© AlpTransit Gotthard AG/Angel Sanchez

As Heidi Drills Her Way ...

... through the mountain Jürgen Mielenz experiences some of the most exciting and intense moments of his working life. When it comes to the Gotthard Tunnel, Mielenz has his own particular type of tunnel vision. He sees himself standing in the rock cave illuminated by fluorescent lamps, the soil rough underfoot, looking up to the roof that was blasted free 15 meters above, and thinks: There are another 2,000 meters of rock on top of it. It’s hard to imagine.

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When people carve a way through a mountain, they make history. And the Gotthard Base Tunnel, which leads from Germany to Italy, tells a special story. At 57 kilometers, it is the longest railway tunnel in the world. Mielenz (left) is one of the pioneers who completed the mega-project that was opened in 2016. HOCHTIEF spent eight years working on the shell. Mielenz is in charge of the engineering office. This is where the areas of technology and preparatory work on the construction site come together. The advance in the tunnel is measured.

Exciting: There is a certain amount of uncertainty in the beginning. How are we going to get through? At least he is not alone. There are up to 1,000 employees working underground. And then there is “Heidi,” for example. “It’s an appropriate name for a project in Switzerland,” Mielenz thinks. Heidi is one of the two giant tunnel boring machines. She is 450 meters long and weighs 2,700 metric tons. The term “behemoth” must have been coined to describe this kind of machine. And Heidi has teeth, 58 of them to be exact. She has a circular “set of teeth” that measures nine meters from one end to the other. Heidi makes a screeching sound as she drills her way further and further into the mountain. She advances by roughly twelve meters every day. “Tunnelers want to make progress,” says Mielenz. It’s hot work. This deep in the mountain, the thermometer measures a temperature of almost 50 degrees Celsius. They have built a type of air-conditioning system with water pipes, bringing the temperature down to 30 degrees – almost cool. Cool enough to work.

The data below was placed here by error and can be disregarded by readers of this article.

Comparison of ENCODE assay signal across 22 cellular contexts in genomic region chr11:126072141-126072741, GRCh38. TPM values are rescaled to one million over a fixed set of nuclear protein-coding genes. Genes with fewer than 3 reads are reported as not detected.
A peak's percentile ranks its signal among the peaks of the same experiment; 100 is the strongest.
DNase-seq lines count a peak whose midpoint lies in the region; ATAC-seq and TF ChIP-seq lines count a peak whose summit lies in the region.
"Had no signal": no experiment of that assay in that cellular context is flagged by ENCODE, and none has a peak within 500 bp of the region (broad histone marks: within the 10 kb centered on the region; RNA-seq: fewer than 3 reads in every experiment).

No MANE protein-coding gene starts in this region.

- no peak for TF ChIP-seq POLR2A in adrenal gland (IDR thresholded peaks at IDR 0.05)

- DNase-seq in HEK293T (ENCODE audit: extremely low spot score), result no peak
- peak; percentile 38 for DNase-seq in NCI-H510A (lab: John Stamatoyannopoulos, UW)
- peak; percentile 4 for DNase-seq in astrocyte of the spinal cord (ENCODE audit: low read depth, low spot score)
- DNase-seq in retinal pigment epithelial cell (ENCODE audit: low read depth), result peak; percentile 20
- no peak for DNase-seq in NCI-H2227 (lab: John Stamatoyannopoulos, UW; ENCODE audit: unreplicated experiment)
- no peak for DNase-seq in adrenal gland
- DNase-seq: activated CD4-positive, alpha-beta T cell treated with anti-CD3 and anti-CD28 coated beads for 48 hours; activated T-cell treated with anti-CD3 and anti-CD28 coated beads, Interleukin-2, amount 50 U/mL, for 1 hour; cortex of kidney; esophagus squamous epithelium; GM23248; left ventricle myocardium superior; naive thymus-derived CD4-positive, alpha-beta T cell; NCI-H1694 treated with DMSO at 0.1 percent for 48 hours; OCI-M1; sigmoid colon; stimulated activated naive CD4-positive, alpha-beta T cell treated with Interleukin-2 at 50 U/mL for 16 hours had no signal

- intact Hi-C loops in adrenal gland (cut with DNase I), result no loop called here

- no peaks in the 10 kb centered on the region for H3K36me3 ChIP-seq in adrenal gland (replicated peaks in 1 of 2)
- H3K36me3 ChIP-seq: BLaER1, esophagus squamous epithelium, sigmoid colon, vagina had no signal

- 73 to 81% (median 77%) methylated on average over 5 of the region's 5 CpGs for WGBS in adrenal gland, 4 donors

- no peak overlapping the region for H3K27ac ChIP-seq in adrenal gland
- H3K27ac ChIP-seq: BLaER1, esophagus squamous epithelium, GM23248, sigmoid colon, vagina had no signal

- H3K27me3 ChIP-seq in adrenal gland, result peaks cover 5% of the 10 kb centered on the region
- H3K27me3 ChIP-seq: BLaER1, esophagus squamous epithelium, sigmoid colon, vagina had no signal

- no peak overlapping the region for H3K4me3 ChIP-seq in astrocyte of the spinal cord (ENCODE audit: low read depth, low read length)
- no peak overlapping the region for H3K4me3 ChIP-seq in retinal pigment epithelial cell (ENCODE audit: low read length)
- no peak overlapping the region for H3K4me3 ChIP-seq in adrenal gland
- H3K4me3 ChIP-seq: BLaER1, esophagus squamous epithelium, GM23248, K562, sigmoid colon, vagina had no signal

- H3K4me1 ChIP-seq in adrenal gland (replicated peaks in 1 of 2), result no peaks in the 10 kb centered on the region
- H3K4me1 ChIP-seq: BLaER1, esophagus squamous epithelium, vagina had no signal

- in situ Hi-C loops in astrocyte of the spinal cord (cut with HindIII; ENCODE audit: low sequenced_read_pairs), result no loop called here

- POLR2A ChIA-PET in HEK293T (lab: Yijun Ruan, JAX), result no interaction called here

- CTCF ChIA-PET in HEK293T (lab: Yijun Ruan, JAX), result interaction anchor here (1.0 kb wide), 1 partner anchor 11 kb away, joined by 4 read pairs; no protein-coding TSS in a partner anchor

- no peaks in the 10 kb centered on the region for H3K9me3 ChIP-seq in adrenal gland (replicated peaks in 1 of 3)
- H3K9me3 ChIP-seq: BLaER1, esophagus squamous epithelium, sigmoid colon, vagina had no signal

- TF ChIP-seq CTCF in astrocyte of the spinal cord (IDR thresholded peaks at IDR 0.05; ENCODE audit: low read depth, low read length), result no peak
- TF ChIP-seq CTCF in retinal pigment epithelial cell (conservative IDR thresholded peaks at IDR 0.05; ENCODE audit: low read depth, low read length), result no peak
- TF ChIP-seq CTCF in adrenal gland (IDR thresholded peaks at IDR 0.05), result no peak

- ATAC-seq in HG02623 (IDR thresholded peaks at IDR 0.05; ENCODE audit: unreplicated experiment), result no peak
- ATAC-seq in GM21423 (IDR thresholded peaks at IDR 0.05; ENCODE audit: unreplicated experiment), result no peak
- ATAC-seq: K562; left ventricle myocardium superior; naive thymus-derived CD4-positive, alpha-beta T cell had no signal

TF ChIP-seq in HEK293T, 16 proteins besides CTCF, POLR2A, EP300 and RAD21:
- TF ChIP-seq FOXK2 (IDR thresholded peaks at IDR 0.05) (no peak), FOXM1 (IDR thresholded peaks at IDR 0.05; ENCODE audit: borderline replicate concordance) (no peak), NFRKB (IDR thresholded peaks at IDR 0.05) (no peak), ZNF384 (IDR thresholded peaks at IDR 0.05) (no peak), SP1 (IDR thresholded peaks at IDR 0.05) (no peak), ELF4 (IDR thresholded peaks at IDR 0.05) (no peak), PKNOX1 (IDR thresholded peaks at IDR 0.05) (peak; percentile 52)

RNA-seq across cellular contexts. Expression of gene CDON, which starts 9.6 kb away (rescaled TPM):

• The construction of the tunnel took a total of 17 years
  • HOCHTIEF used 1.5 million cubic meters of concrete in the tubes
  • A total of 28.2 million metric tons of rock were excavated from the tunnel
  • The material excavated from the tunnel would fill 4 Great Pyramids of Giza

Intense:  For Jürgen Mielenz, it is a dream come true. “The Gotthard Tunnel is the project of my life. Being involved in building something like that is every engineer’s dream."

Many tasks are performed simultaneously: Excavation, securing, interior work and also the crosscuts must take place after tunneling. The excavated rock is transported out of the tunnel on debris trains, while concrete is brought in. Up to 80 engines are in use simultaneously during tunnel operation. It’s pure logistics. “It’s hard to get your head around the magnitude of these amounts,” says Mielenz with great enthusiasm. “You could build four Great Pyramids of Giza with all the excavated material.” At the breakthrough of the tunnel in 2010, the north and south tubes connected exactly as planned – it was precision work.

Legend: For Jürgen Mielenz, the Gotthard Tunnel is a real legend. He still loves the T-shirt he wore on the day of the breakthrough. It says, in large letters across the chest: “World Record at Gotthard. 57 Kilometers.”

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